Debugging Santa Monica's First Robo Garage

New automated garage, the kind of the future, will open without help from valets and with fewer hiccups in the next four to six months. "There's a price to pay for being the first," developer says.

Meet the parking garage perfectly suited for an episode of The Jetsons.

Below the UCLA Santa Monica Outpatient Surgery Center, the machines in a new automated garage do all of the work for you, but watch out: software glitches could hold your car hostage.

After opening the $8-million garage to the surgery center's employees and to the public in the spring of last year, developers say they are still debugging new control software for two robotic arms that grab, store and return vehicles to docking bays without human assistance.

The two 8,000-pound cranes, which share a fairly tight aisle, do not always communicate properly when there are as many as six cars that need to be parked simultaneously, and that's causing delays.

"That's complicated... to not crash into each other. One crane should move out of the way," said Randy Miller, president of Nautilus Group, which built the garage. "We're refining the logic."

Miller said his is the first robotic garage operating the West Coast.

"There's a price to pay for being the first," he said.

In Los Angeles, others are planned at West Hollywood City Hall and at an affordable housing project in Chinatown. Miller said he intends to build more in Santa Monica, including at a proposed mixed-use housing and commercial project at Sixth Street and Colorado Avenue.

The Santa Monica garage located directly across from the UCLA hospital on 16th Street might not be operating to its full potential yet—but there are still benefits.

When the equipment is working properly, a car can be retrieved in less than two minutes. Plus, there is virtually no threat of thefts, and you will never roam the garage in a panic, frantically clicking your key-less entry remote when you've forgotten where exactly you parked.

"It breaks down sometimes, but when it's working it's really great," said Laurin Eimers, a registered nurse who works at the outpatient center. She said her car has been held up a few times by the technical malfunctions.

Here's how the garage works: a driver pulls in to one of the six bays and exits his car. After he checks in at a kiosk, a movable platform takes the car from the entry bay to a crane, which lowers it head-first into one of 250 parking slots on six vertically-stacked levels.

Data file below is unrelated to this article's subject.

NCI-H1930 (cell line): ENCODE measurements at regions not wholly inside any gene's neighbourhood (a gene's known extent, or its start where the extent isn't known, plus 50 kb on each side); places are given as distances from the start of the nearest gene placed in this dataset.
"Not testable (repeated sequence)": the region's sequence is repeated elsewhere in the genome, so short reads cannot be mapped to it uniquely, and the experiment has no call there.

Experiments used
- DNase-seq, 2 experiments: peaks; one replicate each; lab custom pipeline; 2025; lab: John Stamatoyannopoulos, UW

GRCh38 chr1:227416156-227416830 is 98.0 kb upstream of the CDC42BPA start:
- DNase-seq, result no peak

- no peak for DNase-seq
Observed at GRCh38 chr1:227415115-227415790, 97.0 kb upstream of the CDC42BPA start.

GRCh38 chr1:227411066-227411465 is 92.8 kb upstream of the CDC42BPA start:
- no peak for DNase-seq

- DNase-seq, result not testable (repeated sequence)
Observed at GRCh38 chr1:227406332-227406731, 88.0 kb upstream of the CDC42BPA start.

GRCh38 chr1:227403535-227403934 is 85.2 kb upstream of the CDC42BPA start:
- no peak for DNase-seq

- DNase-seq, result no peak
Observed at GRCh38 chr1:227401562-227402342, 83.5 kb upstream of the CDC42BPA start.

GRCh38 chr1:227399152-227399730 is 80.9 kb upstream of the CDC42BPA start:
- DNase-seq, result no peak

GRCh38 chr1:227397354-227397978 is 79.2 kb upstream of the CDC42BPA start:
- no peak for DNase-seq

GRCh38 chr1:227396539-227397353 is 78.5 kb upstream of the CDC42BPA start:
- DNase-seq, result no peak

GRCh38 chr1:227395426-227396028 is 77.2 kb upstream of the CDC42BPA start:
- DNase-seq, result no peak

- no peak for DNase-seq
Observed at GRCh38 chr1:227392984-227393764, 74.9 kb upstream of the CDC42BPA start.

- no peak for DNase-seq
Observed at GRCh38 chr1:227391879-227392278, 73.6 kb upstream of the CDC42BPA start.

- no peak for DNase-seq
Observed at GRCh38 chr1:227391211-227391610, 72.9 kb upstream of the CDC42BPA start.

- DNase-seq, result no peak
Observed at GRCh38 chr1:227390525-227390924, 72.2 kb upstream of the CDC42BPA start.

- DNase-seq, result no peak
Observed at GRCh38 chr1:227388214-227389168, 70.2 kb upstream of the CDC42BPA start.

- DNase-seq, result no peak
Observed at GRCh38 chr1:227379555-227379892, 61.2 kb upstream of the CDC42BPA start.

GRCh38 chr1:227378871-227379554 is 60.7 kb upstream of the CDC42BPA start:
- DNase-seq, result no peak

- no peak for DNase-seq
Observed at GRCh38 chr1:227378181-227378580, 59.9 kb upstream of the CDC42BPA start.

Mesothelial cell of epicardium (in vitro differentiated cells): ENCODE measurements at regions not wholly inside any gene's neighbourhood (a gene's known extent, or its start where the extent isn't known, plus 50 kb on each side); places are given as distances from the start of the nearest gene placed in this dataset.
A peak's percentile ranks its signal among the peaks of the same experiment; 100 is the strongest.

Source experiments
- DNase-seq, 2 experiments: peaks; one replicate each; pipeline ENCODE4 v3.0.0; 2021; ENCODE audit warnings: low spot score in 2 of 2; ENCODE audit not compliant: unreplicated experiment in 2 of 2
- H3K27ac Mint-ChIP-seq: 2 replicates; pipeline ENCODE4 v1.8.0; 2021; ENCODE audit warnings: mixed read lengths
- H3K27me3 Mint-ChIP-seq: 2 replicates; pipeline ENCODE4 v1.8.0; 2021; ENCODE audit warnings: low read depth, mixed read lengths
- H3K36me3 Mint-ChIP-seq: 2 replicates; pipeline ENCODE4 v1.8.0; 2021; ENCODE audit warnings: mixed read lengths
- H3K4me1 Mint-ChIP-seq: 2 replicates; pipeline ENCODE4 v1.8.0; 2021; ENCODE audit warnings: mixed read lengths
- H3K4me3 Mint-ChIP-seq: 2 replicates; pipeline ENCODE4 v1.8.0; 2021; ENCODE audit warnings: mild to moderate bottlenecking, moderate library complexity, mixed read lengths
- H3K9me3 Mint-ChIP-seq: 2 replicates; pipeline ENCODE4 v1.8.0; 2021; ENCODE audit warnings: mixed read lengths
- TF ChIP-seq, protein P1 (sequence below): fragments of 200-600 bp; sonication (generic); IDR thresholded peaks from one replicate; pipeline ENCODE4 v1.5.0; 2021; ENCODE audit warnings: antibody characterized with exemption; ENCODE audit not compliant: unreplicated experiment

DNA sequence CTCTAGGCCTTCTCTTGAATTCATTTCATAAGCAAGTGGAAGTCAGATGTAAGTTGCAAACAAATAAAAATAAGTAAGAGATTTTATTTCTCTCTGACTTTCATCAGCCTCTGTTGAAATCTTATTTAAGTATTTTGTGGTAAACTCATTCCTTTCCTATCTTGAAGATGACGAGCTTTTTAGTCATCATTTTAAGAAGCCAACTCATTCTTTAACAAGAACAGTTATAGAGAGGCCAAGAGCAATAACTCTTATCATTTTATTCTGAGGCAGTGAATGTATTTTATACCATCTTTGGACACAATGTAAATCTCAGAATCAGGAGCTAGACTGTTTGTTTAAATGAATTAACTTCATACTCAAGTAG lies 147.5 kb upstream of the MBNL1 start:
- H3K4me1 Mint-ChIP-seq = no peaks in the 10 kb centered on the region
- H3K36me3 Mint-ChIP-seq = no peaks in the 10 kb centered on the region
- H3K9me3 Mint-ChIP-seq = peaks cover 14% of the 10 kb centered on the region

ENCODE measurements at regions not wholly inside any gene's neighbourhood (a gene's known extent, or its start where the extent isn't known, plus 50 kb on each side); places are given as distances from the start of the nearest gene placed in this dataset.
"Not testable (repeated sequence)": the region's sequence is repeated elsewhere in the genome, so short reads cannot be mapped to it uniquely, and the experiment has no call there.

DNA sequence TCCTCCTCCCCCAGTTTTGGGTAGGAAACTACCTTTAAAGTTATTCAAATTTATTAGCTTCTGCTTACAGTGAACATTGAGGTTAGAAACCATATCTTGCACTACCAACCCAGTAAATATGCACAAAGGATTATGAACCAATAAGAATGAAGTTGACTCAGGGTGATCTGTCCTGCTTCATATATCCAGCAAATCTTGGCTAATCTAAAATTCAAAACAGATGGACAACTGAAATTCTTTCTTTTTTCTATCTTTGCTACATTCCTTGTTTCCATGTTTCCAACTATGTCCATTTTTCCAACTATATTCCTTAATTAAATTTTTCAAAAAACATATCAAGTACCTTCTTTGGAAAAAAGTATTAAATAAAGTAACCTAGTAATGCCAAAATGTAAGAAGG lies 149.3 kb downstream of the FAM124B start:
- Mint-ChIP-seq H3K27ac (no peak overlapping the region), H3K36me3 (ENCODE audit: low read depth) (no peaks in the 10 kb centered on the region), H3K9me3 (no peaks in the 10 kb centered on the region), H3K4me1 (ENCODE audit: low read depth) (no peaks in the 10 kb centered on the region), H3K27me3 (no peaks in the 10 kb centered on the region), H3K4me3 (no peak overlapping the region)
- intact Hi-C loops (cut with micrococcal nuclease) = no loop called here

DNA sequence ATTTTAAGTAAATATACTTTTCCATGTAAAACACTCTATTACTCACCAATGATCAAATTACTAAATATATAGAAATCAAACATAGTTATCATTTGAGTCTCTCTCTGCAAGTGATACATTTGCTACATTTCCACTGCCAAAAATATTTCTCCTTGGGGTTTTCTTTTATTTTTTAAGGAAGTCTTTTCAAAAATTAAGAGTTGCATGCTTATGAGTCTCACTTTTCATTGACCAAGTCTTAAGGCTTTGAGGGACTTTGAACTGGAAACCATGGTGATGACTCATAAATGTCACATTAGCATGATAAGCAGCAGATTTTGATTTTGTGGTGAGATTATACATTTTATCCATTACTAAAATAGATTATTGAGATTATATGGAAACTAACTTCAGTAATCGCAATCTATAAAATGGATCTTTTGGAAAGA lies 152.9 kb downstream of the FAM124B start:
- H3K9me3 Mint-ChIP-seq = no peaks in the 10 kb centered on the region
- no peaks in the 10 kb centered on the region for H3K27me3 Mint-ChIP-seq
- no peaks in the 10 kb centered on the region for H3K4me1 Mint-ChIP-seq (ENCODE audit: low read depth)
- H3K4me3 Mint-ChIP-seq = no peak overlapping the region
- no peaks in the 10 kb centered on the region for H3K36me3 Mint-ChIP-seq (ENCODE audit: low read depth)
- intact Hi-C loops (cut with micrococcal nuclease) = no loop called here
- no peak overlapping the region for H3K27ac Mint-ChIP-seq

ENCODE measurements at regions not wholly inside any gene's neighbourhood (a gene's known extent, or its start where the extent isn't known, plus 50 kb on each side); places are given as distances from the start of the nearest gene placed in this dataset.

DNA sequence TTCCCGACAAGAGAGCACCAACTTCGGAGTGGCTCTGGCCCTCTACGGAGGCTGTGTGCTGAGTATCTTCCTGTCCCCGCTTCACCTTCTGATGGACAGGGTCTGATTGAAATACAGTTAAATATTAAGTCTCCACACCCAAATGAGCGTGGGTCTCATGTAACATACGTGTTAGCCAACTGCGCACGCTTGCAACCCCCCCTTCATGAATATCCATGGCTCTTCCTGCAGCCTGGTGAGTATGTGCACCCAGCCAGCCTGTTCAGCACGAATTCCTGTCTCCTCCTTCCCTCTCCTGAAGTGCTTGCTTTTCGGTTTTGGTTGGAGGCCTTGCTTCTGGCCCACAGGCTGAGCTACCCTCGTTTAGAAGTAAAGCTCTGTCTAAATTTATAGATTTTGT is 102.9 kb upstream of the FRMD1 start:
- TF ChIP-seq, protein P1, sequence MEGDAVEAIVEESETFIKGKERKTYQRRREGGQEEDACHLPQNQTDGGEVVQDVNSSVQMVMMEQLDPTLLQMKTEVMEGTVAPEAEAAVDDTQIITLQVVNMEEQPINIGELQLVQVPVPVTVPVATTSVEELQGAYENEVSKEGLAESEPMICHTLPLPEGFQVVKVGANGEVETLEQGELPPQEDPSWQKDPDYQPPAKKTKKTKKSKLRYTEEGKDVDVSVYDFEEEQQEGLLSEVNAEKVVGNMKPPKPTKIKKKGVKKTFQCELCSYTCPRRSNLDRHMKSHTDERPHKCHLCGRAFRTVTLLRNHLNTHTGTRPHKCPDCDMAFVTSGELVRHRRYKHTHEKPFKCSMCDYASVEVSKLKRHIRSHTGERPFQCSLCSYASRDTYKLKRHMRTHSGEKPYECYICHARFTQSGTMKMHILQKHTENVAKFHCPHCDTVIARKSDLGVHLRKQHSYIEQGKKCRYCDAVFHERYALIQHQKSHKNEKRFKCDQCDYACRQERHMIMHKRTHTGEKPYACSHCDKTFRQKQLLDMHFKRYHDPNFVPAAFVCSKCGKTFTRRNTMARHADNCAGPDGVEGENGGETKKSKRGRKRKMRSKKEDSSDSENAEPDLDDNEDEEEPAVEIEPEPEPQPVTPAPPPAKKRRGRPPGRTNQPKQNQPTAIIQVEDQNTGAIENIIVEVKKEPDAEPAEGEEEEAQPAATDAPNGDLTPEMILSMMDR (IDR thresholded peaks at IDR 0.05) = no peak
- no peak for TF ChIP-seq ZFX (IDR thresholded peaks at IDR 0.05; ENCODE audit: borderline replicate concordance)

The center's employees like Eimers who pay monthly rates to park, swipe their drivers' licenses to identify their cars. The public uses debit or credit cards. When the driver returns to retrieve her car, she swipes the same card, and the crane picks it up, spins it 180 degrees and places it back in the entry bay.

"It's going to take quite a while to get people acclimated to working with this type of system," said Nautilus' garage operation manager Shaun Harris.

Harris' job is to figure out how to make the system more user-friendly before it fully opens to the public in the next four to six months.

"It's supposed to be completely autonomous," he said. But "when they come in, people don't have any idea what they're looking at."

Currently, valets (human ones) assist drivers.

"We want it to be like an elevator," Miller said. "Every once in a while it will break down, but no one is ever concerned about when they get in."


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SantaMonicaNative January 25, 2013 at 10:05 PM
Perhaps you might look at the text rather than the pictures. The story says, the car is lowererd head first by a crane into a vertical slot...you swipe the care is rotated 180 degrees and brought forward . I don't know any other way to read it but the car gets a bit of a shake. The pictures look different from the story. Can't tell you who is right